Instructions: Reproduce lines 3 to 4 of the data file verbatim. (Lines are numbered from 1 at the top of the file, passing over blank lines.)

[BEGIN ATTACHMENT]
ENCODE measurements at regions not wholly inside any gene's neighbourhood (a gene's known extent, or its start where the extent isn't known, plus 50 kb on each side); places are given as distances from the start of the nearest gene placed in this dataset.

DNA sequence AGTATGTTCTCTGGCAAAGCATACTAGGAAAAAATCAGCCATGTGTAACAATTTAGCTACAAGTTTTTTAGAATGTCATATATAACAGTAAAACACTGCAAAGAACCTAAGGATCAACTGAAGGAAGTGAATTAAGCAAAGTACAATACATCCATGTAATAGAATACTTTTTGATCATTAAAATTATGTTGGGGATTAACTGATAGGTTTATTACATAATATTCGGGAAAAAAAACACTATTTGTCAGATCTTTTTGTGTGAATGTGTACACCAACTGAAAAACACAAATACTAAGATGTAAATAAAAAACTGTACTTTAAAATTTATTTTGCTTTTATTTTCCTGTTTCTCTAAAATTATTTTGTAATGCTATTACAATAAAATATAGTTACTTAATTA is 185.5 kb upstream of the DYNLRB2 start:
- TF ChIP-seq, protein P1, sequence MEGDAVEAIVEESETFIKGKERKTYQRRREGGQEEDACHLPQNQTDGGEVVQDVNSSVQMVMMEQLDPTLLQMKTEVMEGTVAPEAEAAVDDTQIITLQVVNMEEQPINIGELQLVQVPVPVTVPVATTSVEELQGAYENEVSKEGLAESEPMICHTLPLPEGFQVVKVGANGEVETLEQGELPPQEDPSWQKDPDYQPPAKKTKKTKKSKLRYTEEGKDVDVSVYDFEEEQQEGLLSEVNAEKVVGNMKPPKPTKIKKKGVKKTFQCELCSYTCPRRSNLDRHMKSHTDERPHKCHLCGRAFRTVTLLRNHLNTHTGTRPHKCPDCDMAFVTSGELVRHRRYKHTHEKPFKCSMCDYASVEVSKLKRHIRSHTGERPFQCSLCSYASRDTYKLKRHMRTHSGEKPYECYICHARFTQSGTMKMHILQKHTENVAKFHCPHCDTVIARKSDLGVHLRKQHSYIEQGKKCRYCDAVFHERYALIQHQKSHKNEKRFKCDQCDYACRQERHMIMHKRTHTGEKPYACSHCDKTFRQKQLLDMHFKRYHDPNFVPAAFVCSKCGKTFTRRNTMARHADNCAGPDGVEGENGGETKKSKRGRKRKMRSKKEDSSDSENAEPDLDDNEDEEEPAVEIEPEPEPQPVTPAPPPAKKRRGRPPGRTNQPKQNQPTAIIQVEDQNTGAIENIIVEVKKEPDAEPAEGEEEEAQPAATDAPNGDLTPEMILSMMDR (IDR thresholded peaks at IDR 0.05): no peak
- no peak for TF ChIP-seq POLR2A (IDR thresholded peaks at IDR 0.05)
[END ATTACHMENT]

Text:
- TF ChIP-seq, protein P1, sequence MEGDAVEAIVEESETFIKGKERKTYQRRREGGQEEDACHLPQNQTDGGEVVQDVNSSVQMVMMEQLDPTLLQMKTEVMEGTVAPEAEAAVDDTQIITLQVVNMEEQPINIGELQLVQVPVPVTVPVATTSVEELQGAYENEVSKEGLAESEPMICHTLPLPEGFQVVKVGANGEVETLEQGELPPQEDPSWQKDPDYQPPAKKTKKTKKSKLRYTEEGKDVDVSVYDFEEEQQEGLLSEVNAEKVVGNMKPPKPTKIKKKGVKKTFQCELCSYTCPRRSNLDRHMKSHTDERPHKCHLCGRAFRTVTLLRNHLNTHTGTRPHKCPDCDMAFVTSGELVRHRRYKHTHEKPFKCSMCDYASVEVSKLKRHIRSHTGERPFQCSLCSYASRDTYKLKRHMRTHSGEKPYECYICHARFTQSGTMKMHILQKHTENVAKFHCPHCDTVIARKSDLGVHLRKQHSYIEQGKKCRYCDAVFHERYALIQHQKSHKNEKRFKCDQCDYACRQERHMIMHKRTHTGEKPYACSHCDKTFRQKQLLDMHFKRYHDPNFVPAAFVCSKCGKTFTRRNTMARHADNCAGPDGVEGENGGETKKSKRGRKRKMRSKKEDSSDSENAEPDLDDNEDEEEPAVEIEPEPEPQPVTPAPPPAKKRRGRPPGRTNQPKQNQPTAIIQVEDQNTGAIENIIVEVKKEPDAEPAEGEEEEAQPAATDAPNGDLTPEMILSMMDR (IDR thresholded peaks at IDR 0.05): no peak
- no peak for TF ChIP-seq POLR2A (IDR thresholded peaks at IDR 0.05)